“The short-term affects are similar to those of cocaine,” Crain said. Those include: restlessness, anxiety, heart irregularities, nausea, vomiting and paranoia. “Long term affects,” she said, “include addiction, depression, and possible long-term memory damage.”

Mephodrone is just one of many designer drugs showing up on the world market. Per the ICBN report, Japan has recently added 51 drugs to its controlled substance list, and Europe has added 15. The ICBN is a world-wide narcotic drug watchdog that advises the United Nations.

Regardless of the substance abused, Crain says the approach to change this condition includes treating the afflicted as well as the codependent—that person or persons in the addict’s life “who picks up the pieces and tries to keep everything (and everyone) together. That person who ultimately grows tired, hurt, resentful and worn out,” says Crain.

Crain is licensed by the Texas Department of State Health Services as a Chemical Dependency Counselor and a Licensed Professional Counselor. Her therapeutic approach for the codependent is to work together to look at what safe boundaries are, how to establish initial boundaries and learn how to manage what you control for yourself.

As for her interaction with the person abusing the drug, Crain says her therapeutic approach “allows people to explore not only what they’re currently dealing with, but what they’ve been going through for years and what they need to change. Each person’s individual experiences create their own unique spin on life (their reality). Until those issues are faced and addressed, one’s poor coping skills continue to delay, hide or suppress any possibility of beginning to live a healthier life.”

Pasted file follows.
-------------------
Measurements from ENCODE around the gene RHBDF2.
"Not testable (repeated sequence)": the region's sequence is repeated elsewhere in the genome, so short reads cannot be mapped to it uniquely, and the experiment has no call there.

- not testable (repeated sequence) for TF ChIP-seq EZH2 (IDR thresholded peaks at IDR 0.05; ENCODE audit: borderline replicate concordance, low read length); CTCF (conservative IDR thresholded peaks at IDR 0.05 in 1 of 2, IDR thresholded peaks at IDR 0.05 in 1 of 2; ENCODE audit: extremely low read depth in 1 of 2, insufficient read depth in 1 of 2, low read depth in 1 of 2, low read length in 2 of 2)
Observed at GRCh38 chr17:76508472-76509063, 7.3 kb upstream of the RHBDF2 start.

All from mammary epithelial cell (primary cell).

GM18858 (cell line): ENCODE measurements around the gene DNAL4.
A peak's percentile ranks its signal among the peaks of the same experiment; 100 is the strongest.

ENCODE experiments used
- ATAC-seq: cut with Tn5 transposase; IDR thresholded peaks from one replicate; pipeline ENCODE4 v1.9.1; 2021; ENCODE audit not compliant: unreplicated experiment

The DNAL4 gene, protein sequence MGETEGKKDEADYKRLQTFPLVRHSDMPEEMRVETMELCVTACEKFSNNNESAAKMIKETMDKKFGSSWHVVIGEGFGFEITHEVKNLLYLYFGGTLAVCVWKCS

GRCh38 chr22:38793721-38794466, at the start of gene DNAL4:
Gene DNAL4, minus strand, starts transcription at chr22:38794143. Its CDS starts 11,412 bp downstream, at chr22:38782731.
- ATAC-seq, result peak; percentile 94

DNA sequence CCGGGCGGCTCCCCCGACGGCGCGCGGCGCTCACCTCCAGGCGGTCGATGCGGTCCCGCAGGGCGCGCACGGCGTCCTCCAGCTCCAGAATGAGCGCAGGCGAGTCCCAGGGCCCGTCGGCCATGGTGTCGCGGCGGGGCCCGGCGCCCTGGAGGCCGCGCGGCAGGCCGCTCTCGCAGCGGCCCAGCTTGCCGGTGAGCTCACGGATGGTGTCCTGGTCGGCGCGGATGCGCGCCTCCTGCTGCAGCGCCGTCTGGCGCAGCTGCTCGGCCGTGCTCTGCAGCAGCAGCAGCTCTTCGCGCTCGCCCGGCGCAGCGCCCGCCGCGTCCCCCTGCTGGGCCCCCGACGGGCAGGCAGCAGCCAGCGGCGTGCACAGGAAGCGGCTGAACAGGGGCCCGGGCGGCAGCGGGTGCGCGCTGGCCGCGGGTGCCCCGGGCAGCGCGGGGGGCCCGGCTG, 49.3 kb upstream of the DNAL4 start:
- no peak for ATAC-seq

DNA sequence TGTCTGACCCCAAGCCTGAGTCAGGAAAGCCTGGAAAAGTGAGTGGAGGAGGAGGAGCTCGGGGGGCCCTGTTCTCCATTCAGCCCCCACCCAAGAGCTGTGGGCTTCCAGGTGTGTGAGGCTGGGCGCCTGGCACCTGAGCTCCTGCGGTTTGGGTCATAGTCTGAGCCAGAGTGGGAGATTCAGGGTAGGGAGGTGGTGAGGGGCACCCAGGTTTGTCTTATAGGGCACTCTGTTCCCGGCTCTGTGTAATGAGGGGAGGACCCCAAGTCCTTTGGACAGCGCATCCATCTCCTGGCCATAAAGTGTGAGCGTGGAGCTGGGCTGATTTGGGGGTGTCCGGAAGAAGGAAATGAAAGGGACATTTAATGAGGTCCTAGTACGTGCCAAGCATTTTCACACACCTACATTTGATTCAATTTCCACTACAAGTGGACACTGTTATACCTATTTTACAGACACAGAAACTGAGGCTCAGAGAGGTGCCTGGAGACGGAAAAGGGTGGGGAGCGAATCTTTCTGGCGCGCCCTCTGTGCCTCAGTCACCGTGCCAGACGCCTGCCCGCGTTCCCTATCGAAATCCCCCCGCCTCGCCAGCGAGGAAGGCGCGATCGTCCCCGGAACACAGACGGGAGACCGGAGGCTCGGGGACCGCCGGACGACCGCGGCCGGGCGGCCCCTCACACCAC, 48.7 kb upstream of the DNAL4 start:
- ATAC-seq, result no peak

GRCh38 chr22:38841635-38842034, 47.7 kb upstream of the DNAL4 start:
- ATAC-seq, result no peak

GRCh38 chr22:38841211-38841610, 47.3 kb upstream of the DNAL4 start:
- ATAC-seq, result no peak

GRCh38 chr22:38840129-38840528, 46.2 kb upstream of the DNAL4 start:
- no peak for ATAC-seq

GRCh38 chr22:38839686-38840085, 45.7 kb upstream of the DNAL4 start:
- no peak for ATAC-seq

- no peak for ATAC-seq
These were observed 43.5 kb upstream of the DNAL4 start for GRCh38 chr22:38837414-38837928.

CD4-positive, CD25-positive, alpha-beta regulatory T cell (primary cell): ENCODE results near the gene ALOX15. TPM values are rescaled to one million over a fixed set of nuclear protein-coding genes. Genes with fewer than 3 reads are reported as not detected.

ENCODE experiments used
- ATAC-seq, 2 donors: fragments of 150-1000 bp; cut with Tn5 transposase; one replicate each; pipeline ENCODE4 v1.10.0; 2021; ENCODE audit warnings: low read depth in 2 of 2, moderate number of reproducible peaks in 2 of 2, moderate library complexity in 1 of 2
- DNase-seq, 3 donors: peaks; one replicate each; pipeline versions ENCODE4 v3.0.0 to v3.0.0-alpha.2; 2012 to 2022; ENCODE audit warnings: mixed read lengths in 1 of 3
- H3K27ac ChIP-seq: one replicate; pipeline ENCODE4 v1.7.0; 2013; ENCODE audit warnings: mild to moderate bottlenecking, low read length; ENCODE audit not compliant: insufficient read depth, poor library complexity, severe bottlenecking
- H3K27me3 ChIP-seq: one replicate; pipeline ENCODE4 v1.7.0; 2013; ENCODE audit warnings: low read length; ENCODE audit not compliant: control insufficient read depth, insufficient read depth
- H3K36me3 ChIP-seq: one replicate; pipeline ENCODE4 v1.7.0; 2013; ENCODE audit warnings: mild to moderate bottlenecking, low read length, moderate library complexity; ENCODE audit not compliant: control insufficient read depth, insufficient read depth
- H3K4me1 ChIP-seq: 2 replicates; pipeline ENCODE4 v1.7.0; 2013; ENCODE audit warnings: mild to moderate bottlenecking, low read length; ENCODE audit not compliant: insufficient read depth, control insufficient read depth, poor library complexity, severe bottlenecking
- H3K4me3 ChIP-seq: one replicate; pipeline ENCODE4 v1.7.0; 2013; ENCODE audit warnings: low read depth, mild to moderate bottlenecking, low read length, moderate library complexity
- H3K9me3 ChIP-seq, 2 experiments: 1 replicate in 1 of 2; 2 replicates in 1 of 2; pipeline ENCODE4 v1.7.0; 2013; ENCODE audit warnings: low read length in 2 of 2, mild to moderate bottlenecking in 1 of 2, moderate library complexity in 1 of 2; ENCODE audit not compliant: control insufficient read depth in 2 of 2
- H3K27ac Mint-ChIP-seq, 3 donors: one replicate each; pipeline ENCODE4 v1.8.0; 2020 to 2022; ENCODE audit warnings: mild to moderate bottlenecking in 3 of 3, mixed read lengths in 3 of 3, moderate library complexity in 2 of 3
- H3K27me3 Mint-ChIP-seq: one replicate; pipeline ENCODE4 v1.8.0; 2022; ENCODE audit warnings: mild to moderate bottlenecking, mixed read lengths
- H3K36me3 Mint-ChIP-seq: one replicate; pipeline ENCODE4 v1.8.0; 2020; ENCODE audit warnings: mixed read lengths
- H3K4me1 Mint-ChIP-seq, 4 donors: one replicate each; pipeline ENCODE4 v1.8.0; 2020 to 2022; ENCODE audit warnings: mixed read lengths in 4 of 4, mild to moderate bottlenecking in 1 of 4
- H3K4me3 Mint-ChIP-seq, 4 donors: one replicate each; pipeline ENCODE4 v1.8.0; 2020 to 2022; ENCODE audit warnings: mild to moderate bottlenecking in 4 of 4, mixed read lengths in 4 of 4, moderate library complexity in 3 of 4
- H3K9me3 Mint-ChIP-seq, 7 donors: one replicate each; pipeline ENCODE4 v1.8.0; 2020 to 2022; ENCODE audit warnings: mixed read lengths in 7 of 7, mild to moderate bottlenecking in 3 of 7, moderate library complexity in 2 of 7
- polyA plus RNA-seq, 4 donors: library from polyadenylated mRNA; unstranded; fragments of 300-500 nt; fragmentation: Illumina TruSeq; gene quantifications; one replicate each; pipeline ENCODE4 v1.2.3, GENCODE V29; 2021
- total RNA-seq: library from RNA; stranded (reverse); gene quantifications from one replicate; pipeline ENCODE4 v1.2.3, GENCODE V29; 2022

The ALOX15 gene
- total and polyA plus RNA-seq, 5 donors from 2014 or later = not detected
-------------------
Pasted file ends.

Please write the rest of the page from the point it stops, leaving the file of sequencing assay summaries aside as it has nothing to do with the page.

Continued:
Crain also added that opiate use in the form of pills or heroin as well as cocaine and alcohol continue to negatively impact the metroplex at an alarming rate amount adolescents and adults.

Tracy Crain can be contacted at her office at 4012 Gateway Drive, Suite 100, Colleyville, Texas, or by calling (817) 283-4300.

Ten Ways to Re-Look at Your Anger:

  1.  Your anger is ultimately a perception that something is unjust or unfair.
  2. Anger can come from your reaction to events in your world.  The events don’t necessarily create the anger; your thoughts and reactions are what create the anger.
  3. Anger is an emotion, not a tactic.  While it can stimulate you to take action, it normally does not play a role in resolving problems.  In fact, left unchanged, it often becomes even more destructive.
  4. At times, we can become angry over criticism that we allow to damage our self-esteem.  Remember:  no one can damage your self-esteem but yourself.  It’s how we internally view ourselves, and others’ good or bad behavior toward us should have no bearing on it.  We might be embarrassed because we know we were caught doing something wrong, but then, we should own that because deep down, we know we did something wrong.